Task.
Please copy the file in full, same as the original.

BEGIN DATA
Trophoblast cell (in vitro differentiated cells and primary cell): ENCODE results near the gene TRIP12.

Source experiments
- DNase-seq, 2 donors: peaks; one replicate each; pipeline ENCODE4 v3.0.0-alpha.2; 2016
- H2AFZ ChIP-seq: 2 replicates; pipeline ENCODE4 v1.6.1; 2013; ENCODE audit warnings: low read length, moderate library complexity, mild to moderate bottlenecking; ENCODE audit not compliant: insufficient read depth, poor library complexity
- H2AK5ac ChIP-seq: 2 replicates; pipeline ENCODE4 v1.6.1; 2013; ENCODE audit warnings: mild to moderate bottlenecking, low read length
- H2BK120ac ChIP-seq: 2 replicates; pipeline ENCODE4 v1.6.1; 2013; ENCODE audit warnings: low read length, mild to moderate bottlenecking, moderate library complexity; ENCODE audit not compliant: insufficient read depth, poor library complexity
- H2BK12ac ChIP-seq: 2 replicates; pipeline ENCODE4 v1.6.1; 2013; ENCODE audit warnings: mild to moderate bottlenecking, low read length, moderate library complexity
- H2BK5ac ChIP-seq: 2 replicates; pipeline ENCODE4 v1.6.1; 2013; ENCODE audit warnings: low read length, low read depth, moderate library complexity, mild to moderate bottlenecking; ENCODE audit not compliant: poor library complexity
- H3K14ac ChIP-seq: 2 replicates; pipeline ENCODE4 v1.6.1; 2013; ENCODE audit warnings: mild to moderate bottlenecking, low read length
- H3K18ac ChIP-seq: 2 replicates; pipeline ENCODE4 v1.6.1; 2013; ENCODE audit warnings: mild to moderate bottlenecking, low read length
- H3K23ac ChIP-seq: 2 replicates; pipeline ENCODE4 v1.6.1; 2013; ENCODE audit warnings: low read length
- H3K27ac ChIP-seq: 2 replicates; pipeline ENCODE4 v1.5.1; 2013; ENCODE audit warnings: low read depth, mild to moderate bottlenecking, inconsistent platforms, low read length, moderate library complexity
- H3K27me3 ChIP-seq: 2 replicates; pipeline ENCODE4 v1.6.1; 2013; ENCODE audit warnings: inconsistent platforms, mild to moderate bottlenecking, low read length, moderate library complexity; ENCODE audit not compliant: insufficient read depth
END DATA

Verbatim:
Trophoblast cell (in vitro differentiated cells and primary cell): ENCODE results near the gene TRIP12.

Source experiments
- DNase-seq, 2 donors: peaks; one replicate each; pipeline ENCODE4 v3.0.0-alpha.2; 2016
- H2AFZ ChIP-seq: 2 replicates; pipeline ENCODE4 v1.6.1; 2013; ENCODE audit warnings: low read length, moderate library complexity, mild to moderate bottlenecking; ENCODE audit not compliant: insufficient read depth, poor library complexity
- H2AK5ac ChIP-seq: 2 replicates; pipeline ENCODE4 v1.6.1; 2013; ENCODE audit warnings: mild to moderate bottlenecking, low read length
- H2BK120ac ChIP-seq: 2 replicates; pipeline ENCODE4 v1.6.1; 2013; ENCODE audit warnings: low read length, mild to moderate bottlenecking, moderate library complexity; ENCODE audit not compliant: insufficient read depth, poor library complexity
- H2BK12ac ChIP-seq: 2 replicates; pipeline ENCODE4 v1.6.1; 2013; ENCODE audit warnings: mild to moderate bottlenecking, low read length, moderate library complexity
- H2BK5ac ChIP-seq: 2 replicates; pipeline ENCODE4 v1.6.1; 2013; ENCODE audit warnings: low read length, low read depth, moderate library complexity, mild to moderate bottlenecking; ENCODE audit not compliant: poor library complexity
- H3K14ac ChIP-seq: 2 replicates; pipeline ENCODE4 v1.6.1; 2013; ENCODE audit warnings: mild to moderate bottlenecking, low read length
- H3K18ac ChIP-seq: 2 replicates; pipeline ENCODE4 v1.6.1; 2013; ENCODE audit warnings: mild to moderate bottlenecking, low read length
- H3K23ac ChIP-seq: 2 replicates; pipeline ENCODE4 v1.6.1; 2013; ENCODE audit warnings: low read length
- H3K27ac ChIP-seq: 2 replicates; pipeline ENCODE4 v1.5.1; 2013; ENCODE audit warnings: low read depth, mild to moderate bottlenecking, inconsistent platforms, low read length, moderate library complexity
- H3K27me3 ChIP-seq: 2 replicates; pipeline ENCODE4 v1.6.1; 2013; ENCODE audit warnings: inconsistent platforms, mild to moderate bottlenecking, low read length, moderate library complexity; ENCODE audit not compliant: insufficient read depth